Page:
Christopher Plummer would have his makeup artist to thank for in looking the part, playing his role with a playful glint in his eye, a man in his twilight years being stuck in between his wife's growing concern that he will be giving away all his wealth, and rights of his works to his protege Vladimir Chertkov (Paul Giamatti) in a call to donate his knowledge for the betterment of society and mankind. With Giamatti at his antagonistic best, you don't have to wonder why Sofya is worried, especially when she has to ensure that her husband has not gone on to do a senile thing, and not have their family's welfare at heart (they do have countless of children to feed). I suppose to any household, this will always be a prickly issue, when the patriarch decides it's time to deal with the family fortune in the most just way of distribution, or to donate everything lock, stock and barrel to benefit beyond family ties.

The film has multiple veneers of narrative which chugged the film along, and there are a couple which I thought made for interesting post-movie discussion. Top on the list, just like how Agora dealt with religious intolerance and the responsibilities and influence leaders hold over their followers, the scenarios presented here were amusing just as they were bordering on the absurd. Tolstoy was elevated to god-like status, and everywhere he went he would have a biographer of sorts take down his every word, which would of course drive Sofya nuts. It's a literal lapping up of every word he spouts as if they're gold, and committed to a notebook for probably publication in the future as greatest sayings or what not. The press lap them up, and followers devour every spoken phrase, and the best bit of it all, is that these spoken ideals may not even be practiced by the person who preached them, which we have seen from time to time until today with false prophets abound to milk material advantages over willing victims, exploiting their gullibility.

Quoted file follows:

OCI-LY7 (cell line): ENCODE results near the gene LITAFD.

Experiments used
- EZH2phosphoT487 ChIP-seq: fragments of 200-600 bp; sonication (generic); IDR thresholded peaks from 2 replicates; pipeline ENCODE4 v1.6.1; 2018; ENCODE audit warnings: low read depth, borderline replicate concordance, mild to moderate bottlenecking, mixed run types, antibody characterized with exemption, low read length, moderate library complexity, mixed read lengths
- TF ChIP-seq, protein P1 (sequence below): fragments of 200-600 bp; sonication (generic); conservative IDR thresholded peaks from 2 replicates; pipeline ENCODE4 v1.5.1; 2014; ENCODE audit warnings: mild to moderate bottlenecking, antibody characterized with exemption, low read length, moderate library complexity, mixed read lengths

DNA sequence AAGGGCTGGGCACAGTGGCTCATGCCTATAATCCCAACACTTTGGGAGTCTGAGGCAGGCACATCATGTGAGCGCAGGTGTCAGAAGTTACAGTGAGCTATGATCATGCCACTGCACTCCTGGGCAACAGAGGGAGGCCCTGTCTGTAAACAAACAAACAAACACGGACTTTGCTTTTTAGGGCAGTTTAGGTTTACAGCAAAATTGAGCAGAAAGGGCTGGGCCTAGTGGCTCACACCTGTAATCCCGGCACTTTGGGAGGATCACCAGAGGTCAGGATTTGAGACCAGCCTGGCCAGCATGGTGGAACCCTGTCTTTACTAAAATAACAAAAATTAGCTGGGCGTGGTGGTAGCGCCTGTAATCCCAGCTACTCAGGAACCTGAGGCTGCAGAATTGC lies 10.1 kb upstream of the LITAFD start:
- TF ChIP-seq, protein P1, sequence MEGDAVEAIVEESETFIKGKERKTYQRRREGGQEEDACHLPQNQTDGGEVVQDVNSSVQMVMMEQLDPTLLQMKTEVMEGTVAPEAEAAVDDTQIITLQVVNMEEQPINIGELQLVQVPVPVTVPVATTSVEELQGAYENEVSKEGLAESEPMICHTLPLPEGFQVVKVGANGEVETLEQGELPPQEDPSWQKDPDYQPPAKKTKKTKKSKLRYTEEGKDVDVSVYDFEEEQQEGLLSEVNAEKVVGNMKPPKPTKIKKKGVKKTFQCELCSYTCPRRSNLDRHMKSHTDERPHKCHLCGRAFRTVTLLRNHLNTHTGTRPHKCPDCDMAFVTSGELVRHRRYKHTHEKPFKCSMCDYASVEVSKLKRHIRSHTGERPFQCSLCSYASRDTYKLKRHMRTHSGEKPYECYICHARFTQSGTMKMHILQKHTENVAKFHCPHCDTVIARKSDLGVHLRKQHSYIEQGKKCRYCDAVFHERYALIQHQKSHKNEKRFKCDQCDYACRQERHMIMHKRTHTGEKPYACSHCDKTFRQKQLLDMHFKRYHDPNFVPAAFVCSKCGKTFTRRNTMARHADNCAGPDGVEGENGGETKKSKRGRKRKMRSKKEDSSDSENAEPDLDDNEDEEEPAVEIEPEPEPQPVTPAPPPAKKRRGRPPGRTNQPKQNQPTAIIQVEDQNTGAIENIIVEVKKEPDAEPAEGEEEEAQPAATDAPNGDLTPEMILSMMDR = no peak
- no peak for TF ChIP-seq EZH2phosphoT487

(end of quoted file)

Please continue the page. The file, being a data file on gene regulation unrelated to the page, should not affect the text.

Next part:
Central to the story and the battle of the wills (pardon the pun) between Sofya and Valdimir is James McAvoy's Valentin Bulgakov, a Tolstoy fan who jumped at the chance at being his personal aide when offered a job by Vladimir, but soon discovers that he's caught in between his employer and Sofya, who opens up to him with her grave though valid concerns. It's like an Infernal Affairs bit with a planted mole told to report everything, yet being convinced by the other camp of their plight, yet still having some sliver of loyalty left in him to decide against betraying his master. McAvoy shines in his depiction of this man caught up in the crossfire, as he finds time to romance the nubile Marsha (Kerry Condon), which of course gives rise to an interesting comparison between young, passionate romance and a love that has matured, that becomes challenged by political ideals to live up to.

With wonderful production sets and costumes, The Last Station is pretty to look at without being showy, with its casting to thank for without which this would just be another long drawn out affair that would one amused and perplexed by just how much revolutionary influence Tolstoy wielded in his final days, and the type of family bickering that will ensue if one does not have a proper and relatively fair will left behind to effect the distribution of one's material wealth.

Movie Rating:

(For those interested in the Tolstoyan movement and the tale of the great Russian writer himself)

Review by Stefan Shih


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. Atonement (2007)

. The Queen (2006)

. Finding Neverland (2004)

. The Libertine (2004)